Another area on which INTA focused in 2016 is counterfeit goods in transit. INTA has been advocating that EU customs officials have the ability to stop counterfeit goods in transit at the EU borders (as part of the trademark reform package). It has also made a recommendation to the Canadian government to grant the Canadian Border Service Agency the power to stop counterfeit goods in transit. And it is advocating goods-in-transit provisions in other jurisdictions, starting with India.
INTA is also asking governments to establish central coordination units to tackle counterfeiting, piracy and other IP crimes at the national level, similar to those already operating in China, Europe, Mexico, the Philippines and the United States. In this effort, INTA is focused on Asia and Latin America. Most recently, however, it submitted comments proposing a new federal IP rights coordination body to the Canadian Federal Consultation on Security and Prosperity in the Digital Age.
This year, INTA launched a full day of anti-counterfeiting programming at its Annual Meeting to facilitate the exchange of best practices and provide registrants with an opportunity to engage in dialogue with government officials. The programme will be expanded in 2017. INTA has also developed several online resources for members, including a brand owner’s guide focused on working in China and a US state anti-counterfeiting tool. Another online tool that was launched this year – the Customs Connection webcast series – provides customs officers around the world with product identification training directly from brand holders. These webinars are available in English, Mandarin and Spanish.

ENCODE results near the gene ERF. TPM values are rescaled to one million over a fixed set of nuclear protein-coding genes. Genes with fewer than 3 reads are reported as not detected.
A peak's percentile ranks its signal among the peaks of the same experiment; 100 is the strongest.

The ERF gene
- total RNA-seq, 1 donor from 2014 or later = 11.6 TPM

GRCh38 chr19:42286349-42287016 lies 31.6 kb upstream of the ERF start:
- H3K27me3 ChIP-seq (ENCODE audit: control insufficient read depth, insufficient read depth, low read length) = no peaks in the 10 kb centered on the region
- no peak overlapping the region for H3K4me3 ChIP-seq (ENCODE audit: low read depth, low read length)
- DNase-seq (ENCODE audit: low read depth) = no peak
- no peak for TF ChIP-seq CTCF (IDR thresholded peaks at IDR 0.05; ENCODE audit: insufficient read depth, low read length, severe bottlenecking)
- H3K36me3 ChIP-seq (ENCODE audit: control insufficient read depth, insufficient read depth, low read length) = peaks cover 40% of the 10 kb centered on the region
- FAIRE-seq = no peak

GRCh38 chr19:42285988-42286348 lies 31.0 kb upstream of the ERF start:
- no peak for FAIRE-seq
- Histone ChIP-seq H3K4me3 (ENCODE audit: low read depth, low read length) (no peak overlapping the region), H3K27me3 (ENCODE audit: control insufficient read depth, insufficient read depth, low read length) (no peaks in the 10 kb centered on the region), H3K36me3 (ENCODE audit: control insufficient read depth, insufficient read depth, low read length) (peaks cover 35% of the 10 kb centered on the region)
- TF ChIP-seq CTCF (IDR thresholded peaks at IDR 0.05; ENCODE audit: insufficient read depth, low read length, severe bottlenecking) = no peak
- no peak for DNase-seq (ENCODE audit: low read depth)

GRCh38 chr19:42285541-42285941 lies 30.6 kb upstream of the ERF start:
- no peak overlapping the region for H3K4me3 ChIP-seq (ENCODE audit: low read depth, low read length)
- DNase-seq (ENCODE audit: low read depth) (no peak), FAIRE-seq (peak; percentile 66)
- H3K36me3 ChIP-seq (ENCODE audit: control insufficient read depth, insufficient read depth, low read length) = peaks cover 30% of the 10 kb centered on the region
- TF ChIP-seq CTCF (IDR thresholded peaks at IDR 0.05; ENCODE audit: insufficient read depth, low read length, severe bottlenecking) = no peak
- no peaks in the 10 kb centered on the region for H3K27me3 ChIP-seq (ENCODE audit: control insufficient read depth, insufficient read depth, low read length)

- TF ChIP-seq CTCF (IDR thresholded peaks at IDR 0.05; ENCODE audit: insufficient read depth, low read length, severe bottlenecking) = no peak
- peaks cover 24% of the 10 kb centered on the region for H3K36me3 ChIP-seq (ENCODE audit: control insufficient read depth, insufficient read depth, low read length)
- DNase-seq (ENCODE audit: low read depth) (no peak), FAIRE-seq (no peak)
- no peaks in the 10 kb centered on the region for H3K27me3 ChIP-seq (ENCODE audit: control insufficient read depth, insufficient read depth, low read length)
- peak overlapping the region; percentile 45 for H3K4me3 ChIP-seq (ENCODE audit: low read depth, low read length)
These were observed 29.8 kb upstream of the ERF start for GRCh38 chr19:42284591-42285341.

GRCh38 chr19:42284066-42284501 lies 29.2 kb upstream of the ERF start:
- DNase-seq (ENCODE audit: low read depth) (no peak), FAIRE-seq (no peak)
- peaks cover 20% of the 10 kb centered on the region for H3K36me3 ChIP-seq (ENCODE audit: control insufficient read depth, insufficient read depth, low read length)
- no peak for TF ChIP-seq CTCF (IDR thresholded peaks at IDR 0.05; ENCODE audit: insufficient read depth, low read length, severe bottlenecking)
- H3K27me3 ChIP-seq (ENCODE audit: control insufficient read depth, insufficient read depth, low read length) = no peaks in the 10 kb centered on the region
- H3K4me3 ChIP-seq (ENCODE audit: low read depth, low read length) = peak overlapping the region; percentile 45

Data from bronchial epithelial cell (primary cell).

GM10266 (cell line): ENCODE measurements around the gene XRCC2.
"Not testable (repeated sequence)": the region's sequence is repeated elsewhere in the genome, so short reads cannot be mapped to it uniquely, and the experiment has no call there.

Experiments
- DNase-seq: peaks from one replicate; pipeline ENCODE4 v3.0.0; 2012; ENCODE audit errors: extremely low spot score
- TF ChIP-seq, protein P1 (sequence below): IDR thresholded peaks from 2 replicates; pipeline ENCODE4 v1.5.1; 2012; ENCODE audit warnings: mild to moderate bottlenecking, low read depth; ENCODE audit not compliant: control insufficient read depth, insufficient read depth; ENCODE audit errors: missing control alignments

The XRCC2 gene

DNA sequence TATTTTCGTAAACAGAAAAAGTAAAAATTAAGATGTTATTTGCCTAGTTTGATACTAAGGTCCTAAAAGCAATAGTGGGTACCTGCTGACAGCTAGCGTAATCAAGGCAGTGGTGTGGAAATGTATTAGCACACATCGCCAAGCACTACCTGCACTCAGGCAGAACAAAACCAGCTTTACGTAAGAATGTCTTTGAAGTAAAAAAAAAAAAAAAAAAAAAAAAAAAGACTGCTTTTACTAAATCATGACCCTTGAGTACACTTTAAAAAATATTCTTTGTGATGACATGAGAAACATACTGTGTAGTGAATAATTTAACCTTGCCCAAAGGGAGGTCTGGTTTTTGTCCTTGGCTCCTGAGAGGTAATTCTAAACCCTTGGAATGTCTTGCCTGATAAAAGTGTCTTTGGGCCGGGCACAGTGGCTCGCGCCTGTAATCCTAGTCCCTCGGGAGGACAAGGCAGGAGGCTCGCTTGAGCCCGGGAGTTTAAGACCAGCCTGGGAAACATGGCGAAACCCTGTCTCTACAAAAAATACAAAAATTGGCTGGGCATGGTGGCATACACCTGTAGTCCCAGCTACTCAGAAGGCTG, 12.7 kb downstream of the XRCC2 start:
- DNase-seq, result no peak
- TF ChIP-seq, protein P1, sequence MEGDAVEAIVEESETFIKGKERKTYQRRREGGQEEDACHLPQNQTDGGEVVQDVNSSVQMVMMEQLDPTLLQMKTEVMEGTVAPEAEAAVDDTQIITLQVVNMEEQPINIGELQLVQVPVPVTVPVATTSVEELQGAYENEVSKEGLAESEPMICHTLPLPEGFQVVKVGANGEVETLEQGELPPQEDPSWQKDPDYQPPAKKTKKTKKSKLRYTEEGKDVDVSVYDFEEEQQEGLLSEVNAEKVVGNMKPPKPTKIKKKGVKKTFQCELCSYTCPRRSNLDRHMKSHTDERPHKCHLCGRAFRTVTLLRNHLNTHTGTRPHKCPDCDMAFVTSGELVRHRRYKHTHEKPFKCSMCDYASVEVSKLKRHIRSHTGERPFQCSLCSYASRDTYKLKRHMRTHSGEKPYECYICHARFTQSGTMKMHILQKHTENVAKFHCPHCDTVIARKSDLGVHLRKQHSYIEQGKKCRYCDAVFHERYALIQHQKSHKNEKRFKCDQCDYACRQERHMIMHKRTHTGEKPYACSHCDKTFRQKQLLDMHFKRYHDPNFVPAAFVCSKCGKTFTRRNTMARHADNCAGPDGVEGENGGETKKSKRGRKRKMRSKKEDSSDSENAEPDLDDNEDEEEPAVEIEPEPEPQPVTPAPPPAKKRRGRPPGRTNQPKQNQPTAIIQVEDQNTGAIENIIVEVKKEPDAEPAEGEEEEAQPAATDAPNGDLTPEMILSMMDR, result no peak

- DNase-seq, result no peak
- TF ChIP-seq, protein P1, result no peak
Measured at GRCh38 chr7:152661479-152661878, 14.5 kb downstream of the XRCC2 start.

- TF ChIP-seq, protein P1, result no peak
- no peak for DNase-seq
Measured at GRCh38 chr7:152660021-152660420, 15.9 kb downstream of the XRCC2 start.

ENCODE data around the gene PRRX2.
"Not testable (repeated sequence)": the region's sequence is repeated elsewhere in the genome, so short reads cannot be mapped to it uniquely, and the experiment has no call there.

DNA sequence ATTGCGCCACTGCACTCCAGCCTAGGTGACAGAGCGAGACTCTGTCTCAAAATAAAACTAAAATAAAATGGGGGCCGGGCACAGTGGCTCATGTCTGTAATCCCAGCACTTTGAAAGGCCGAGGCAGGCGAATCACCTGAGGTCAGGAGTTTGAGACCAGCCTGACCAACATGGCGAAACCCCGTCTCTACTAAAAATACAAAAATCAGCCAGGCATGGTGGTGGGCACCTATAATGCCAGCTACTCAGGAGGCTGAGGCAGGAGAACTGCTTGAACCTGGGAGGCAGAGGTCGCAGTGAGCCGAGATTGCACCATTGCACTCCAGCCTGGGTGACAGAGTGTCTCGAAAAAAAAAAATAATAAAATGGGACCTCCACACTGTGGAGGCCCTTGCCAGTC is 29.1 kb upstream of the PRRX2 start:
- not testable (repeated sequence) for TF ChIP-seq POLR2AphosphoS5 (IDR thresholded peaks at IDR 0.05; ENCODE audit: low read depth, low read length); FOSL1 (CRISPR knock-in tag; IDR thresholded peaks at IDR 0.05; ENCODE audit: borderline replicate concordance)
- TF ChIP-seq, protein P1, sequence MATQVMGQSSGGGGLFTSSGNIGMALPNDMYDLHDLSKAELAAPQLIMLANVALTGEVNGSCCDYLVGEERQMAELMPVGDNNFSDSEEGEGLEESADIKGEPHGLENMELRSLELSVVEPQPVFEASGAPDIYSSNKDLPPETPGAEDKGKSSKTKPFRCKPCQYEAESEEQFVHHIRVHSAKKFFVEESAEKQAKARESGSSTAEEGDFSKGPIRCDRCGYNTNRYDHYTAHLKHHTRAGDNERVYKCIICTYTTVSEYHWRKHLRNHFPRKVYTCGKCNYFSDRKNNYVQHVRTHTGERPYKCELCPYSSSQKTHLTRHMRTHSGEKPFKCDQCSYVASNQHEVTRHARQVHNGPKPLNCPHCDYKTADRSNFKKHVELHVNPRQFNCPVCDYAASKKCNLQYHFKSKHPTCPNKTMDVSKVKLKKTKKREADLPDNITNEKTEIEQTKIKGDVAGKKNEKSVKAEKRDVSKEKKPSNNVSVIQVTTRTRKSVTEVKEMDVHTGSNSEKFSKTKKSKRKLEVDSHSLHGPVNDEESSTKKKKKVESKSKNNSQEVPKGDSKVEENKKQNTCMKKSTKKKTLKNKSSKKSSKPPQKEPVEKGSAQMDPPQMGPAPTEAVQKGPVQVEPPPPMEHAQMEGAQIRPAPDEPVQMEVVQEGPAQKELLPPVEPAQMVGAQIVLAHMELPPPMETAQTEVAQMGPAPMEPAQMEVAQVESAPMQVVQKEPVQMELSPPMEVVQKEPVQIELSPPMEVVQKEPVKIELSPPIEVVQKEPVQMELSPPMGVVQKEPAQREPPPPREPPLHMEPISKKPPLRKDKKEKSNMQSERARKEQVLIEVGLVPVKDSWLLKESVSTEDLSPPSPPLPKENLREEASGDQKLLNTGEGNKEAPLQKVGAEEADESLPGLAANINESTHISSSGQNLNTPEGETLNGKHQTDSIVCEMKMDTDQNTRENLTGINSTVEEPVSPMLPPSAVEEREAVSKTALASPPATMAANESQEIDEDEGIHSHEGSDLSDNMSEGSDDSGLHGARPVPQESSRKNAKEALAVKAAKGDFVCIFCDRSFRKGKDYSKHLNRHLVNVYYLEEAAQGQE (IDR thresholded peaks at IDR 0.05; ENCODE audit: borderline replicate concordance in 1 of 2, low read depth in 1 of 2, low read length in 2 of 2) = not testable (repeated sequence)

Further, INTA focused on education and outreach to global consumers about the dangers posed by counterfeiting. A key example is INTA’s Unreal Campaign. The campaign now has a dedicated committee with active members around the world. As a result, this year INTA was able to engage directly with students in 11 additional countries across Africa, Asia, Europe and the Americas. The campaign will continue its international expansion in 2017.
Internet governance, oversight transition and next steps for ICANN
In 1999 there were approximately 248 million internet users worldwide. Today, there are nearly 3 billion (or 40.7% of the global population). By 2020 there will be 6.1 billion smartphone users globally and about 70% of the world’s population will be online. At the same time, global business-to-consumer e-commerce has been growing at an incredible rate – from €56.4 billion in 2000 to an estimated €1.4 trillion in 2014. Given the Internet’s crucial role in consumers’ lives and its impact on brand owners, INTA continues to devote considerable resources to engagement with the Internet Corporation for Assigned Names and Numbers (ICANN) and the policies that govern the domain name system.